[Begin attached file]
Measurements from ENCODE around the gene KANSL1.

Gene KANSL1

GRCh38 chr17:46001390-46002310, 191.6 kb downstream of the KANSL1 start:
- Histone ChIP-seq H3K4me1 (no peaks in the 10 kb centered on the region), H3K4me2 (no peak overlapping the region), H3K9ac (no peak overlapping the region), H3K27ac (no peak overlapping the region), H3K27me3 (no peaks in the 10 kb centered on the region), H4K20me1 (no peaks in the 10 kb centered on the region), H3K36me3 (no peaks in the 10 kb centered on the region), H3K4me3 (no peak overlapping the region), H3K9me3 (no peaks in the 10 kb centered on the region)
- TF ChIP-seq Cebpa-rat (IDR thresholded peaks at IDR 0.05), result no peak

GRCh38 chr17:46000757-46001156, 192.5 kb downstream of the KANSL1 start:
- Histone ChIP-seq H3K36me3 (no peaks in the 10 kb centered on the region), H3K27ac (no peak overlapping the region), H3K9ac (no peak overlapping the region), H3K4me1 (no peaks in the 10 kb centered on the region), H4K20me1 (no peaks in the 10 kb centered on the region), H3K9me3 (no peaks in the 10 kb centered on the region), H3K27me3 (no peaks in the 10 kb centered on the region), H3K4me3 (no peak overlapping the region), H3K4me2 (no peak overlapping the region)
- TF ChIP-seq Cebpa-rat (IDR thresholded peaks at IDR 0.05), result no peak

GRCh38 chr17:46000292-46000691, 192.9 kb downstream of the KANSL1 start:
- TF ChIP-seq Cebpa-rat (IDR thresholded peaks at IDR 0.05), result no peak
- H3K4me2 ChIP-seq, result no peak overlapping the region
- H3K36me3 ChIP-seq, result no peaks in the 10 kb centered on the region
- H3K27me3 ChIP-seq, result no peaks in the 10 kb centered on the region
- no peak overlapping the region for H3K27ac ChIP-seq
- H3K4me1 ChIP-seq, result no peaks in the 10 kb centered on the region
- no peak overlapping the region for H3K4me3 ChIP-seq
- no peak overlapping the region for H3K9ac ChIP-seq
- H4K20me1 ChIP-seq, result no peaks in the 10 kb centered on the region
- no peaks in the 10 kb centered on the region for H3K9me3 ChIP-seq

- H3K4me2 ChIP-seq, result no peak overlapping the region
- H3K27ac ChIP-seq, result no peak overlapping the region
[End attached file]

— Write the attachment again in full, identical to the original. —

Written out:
Measurements from ENCODE around the gene KANSL1.

Gene KANSL1

GRCh38 chr17:46001390-46002310, 191.6 kb downstream of the KANSL1 start:
- Histone ChIP-seq H3K4me1 (no peaks in the 10 kb centered on the region), H3K4me2 (no peak overlapping the region), H3K9ac (no peak overlapping the region), H3K27ac (no peak overlapping the region), H3K27me3 (no peaks in the 10 kb centered on the region), H4K20me1 (no peaks in the 10 kb centered on the region), H3K36me3 (no peaks in the 10 kb centered on the region), H3K4me3 (no peak overlapping the region), H3K9me3 (no peaks in the 10 kb centered on the region)
- TF ChIP-seq Cebpa-rat (IDR thresholded peaks at IDR 0.05), result no peak

GRCh38 chr17:46000757-46001156, 192.5 kb downstream of the KANSL1 start:
- Histone ChIP-seq H3K36me3 (no peaks in the 10 kb centered on the region), H3K27ac (no peak overlapping the region), H3K9ac (no peak overlapping the region), H3K4me1 (no peaks in the 10 kb centered on the region), H4K20me1 (no peaks in the 10 kb centered on the region), H3K9me3 (no peaks in the 10 kb centered on the region), H3K27me3 (no peaks in the 10 kb centered on the region), H3K4me3 (no peak overlapping the region), H3K4me2 (no peak overlapping the region)
- TF ChIP-seq Cebpa-rat (IDR thresholded peaks at IDR 0.05), result no peak

GRCh38 chr17:46000292-46000691, 192.9 kb downstream of the KANSL1 start:
- TF ChIP-seq Cebpa-rat (IDR thresholded peaks at IDR 0.05), result no peak
- H3K4me2 ChIP-seq, result no peak overlapping the region
- H3K36me3 ChIP-seq, result no peaks in the 10 kb centered on the region
- H3K27me3 ChIP-seq, result no peaks in the 10 kb centered on the region
- no peak overlapping the region for H3K27ac ChIP-seq
- H3K4me1 ChIP-seq, result no peaks in the 10 kb centered on the region
- no peak overlapping the region for H3K4me3 ChIP-seq
- no peak overlapping the region for H3K9ac ChIP-seq
- H4K20me1 ChIP-seq, result no peaks in the 10 kb centered on the region
- no peaks in the 10 kb centered on the region for H3K9me3 ChIP-seq

- H3K4me2 ChIP-seq, result no peak overlapping the region
- H3K27ac ChIP-seq, result no peak overlapping the region